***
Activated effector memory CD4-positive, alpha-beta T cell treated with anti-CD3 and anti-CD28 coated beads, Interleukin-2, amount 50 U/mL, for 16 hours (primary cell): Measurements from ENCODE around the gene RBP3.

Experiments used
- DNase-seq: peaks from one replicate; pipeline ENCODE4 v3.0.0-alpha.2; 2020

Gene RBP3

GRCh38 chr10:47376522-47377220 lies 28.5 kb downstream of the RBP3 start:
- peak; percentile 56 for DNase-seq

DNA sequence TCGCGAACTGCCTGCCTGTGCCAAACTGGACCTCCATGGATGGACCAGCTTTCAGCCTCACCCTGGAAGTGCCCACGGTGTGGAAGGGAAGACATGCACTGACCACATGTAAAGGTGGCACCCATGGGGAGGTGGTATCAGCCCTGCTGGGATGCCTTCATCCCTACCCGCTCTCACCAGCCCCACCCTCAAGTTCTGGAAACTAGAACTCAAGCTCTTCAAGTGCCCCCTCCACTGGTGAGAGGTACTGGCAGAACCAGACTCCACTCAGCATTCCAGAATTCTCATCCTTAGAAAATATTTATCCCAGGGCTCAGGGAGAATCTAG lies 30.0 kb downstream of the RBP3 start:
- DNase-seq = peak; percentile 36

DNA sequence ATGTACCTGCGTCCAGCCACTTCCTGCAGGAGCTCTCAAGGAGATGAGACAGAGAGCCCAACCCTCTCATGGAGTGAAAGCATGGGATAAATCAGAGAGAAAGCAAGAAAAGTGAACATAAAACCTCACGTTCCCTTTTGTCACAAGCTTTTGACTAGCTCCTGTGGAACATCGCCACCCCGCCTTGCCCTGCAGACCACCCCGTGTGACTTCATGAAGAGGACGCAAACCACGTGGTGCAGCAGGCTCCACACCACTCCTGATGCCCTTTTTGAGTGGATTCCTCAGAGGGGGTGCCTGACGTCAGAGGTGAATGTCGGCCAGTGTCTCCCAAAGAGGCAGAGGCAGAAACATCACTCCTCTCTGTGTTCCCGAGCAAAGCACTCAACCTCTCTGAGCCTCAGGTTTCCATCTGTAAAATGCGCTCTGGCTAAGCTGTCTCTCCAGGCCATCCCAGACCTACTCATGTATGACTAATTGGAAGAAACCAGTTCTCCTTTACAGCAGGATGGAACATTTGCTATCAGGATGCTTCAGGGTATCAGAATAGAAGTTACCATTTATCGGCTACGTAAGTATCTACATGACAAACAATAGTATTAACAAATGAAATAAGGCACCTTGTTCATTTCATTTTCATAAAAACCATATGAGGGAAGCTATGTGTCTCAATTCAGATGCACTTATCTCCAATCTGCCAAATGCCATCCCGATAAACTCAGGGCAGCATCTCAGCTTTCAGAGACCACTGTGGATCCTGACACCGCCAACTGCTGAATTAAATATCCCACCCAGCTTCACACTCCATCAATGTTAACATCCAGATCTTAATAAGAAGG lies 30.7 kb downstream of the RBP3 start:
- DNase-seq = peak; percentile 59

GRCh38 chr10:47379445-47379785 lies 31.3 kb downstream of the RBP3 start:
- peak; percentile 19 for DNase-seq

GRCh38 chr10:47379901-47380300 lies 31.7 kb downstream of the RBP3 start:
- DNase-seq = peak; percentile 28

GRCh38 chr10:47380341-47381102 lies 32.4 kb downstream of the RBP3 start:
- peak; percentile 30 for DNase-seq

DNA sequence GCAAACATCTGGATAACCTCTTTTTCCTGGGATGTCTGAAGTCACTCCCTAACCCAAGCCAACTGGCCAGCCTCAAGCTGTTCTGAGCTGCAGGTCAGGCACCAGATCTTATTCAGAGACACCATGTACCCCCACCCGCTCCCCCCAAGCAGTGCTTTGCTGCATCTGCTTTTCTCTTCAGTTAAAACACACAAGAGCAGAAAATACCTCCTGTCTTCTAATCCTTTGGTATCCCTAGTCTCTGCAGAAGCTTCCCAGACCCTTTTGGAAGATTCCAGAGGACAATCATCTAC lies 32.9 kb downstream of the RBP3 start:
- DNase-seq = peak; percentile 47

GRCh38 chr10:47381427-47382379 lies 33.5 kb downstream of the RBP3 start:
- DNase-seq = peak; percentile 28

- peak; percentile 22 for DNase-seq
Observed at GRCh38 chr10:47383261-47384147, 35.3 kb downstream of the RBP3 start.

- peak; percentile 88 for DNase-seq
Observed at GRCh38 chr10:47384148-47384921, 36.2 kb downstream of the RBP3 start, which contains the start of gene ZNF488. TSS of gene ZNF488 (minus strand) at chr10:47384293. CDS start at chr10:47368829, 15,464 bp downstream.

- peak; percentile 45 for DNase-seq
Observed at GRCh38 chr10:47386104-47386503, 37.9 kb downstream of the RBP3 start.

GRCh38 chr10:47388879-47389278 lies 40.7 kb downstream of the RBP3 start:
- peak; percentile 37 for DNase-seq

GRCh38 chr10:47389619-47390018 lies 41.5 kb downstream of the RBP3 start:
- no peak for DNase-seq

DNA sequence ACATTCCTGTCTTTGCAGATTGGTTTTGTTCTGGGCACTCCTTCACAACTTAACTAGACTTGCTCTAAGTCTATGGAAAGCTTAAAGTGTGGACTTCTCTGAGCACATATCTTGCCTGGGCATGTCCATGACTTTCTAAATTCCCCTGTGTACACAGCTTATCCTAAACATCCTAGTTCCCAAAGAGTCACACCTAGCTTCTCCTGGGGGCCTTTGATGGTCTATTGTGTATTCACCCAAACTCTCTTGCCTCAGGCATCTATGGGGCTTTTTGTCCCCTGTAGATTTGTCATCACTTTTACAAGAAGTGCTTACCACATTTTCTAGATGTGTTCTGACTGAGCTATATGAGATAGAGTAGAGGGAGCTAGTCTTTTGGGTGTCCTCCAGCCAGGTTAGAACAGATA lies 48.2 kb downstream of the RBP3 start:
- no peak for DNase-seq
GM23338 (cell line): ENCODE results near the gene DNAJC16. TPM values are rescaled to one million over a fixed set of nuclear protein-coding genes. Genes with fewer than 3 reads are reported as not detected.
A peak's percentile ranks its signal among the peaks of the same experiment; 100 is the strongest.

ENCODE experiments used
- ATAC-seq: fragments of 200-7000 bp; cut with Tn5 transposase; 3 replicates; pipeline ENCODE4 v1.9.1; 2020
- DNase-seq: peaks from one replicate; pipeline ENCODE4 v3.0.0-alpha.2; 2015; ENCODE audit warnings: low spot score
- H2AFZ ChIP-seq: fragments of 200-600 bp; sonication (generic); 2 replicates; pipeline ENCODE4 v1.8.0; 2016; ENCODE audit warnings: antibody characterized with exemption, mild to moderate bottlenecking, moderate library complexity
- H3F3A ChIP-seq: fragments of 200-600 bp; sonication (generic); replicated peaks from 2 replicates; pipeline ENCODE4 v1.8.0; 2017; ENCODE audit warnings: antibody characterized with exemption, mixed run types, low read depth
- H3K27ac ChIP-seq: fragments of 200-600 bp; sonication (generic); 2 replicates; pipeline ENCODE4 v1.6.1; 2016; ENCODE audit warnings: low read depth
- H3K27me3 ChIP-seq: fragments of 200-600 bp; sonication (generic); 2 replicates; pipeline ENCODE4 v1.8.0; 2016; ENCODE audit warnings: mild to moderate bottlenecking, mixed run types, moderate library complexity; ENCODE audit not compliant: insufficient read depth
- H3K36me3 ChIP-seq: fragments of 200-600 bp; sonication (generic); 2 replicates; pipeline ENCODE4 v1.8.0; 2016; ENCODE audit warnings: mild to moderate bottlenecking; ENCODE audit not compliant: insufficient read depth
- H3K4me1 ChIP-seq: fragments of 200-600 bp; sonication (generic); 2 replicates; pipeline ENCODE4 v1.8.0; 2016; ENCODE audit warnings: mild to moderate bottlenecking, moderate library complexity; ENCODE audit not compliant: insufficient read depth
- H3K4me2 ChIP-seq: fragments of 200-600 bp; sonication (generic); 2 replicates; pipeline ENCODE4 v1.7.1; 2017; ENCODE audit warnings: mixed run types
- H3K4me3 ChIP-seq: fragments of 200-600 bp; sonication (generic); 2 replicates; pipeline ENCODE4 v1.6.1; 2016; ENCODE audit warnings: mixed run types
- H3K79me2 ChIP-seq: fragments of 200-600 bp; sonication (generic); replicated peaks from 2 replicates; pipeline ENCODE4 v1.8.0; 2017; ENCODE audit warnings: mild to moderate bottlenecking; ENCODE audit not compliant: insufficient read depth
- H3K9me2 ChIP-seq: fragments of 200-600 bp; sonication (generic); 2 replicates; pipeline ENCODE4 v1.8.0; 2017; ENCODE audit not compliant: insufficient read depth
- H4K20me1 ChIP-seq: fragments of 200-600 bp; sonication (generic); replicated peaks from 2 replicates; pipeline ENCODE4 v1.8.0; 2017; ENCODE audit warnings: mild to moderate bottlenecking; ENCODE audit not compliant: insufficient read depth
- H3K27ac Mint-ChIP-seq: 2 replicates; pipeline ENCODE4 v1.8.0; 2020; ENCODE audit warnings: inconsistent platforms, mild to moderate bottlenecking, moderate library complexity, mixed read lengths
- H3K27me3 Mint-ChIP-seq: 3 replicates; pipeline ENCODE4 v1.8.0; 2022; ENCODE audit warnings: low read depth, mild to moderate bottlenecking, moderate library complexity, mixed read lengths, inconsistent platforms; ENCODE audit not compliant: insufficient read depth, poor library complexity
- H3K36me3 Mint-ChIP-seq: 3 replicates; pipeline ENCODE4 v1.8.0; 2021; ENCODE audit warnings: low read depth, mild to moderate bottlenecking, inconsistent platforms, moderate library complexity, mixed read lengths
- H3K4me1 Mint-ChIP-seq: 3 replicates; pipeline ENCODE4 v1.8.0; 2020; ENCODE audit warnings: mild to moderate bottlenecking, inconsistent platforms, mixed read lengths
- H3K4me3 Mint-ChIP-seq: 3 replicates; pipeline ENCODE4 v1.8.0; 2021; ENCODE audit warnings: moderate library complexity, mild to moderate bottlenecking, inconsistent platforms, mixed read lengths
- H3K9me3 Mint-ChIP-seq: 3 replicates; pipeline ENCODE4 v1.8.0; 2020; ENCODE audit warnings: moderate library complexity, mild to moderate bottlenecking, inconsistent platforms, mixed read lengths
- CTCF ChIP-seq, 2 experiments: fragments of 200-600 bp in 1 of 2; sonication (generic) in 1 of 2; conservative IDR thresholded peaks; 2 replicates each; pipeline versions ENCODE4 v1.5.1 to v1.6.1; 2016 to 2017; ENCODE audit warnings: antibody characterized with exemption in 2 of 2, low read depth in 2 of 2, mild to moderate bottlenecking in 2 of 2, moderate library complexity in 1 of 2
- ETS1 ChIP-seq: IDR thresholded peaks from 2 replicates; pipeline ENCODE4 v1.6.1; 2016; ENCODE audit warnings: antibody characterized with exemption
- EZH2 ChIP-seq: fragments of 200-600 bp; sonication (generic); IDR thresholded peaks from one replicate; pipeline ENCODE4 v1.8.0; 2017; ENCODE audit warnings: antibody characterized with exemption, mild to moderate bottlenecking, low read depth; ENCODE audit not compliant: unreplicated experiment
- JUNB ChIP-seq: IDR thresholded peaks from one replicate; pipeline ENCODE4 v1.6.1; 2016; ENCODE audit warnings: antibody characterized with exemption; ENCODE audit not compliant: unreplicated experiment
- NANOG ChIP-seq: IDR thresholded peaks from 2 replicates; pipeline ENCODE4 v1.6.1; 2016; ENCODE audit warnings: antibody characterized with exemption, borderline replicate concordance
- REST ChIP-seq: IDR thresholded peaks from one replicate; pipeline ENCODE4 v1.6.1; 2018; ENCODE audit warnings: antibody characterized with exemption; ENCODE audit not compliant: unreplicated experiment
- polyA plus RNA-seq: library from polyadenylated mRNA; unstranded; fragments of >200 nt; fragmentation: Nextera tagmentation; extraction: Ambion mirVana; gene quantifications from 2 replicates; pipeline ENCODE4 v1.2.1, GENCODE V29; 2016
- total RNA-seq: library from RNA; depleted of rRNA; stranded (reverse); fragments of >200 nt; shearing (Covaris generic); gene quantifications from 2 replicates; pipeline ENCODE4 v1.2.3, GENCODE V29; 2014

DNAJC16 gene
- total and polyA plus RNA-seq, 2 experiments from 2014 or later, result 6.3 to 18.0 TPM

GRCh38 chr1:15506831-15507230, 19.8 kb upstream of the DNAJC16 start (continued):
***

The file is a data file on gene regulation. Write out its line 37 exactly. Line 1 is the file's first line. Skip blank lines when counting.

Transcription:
- DNase-seq: peaks from one replicate; pipeline ENCODE4 v3.0.0-alpha.2; 2015; ENCODE audit warnings: low spot score